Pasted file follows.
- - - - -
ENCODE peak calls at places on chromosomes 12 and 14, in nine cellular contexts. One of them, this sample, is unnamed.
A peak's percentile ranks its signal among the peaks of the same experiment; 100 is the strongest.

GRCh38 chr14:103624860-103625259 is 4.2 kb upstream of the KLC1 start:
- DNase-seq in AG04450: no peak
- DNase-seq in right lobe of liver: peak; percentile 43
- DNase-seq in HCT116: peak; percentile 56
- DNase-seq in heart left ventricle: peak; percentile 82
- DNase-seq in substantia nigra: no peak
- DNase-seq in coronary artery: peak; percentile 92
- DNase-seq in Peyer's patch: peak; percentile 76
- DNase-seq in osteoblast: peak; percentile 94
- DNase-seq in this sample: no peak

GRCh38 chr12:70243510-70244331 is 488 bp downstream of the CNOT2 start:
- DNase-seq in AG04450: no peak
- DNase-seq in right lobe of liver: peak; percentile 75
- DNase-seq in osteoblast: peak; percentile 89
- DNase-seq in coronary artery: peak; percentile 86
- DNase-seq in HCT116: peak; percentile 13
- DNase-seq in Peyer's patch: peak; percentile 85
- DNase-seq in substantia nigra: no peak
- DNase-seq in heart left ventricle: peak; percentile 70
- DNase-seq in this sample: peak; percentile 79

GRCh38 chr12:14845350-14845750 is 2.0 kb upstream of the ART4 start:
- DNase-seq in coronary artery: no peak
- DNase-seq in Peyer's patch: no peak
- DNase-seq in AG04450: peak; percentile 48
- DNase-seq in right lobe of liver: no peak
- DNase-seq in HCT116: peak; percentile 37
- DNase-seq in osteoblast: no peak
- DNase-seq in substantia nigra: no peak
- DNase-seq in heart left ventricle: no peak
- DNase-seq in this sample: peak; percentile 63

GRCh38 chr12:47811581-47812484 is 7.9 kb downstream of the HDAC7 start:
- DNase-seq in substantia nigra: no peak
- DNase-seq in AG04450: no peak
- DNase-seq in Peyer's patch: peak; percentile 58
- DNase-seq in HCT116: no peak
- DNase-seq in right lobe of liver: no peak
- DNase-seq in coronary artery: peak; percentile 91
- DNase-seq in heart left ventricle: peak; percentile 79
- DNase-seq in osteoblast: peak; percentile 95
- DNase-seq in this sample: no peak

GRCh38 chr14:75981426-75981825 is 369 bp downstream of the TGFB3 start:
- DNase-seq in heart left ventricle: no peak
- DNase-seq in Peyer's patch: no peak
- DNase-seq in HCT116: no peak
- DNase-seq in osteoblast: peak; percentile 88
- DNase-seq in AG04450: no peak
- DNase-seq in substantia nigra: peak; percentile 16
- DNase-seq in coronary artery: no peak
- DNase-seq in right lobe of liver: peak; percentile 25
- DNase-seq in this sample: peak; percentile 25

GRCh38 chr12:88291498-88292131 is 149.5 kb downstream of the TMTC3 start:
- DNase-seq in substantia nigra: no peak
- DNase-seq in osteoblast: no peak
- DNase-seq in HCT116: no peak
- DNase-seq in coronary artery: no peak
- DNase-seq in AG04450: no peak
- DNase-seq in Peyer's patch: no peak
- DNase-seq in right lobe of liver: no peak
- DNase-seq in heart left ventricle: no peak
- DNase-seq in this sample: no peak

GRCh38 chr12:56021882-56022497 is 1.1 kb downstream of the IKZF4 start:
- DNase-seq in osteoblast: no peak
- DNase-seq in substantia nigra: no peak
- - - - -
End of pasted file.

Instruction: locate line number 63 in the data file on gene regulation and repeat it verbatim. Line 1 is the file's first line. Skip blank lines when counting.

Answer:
GRCh38 chr12:56021882-56022497 is 1.1 kb downstream of the IKZF4 start: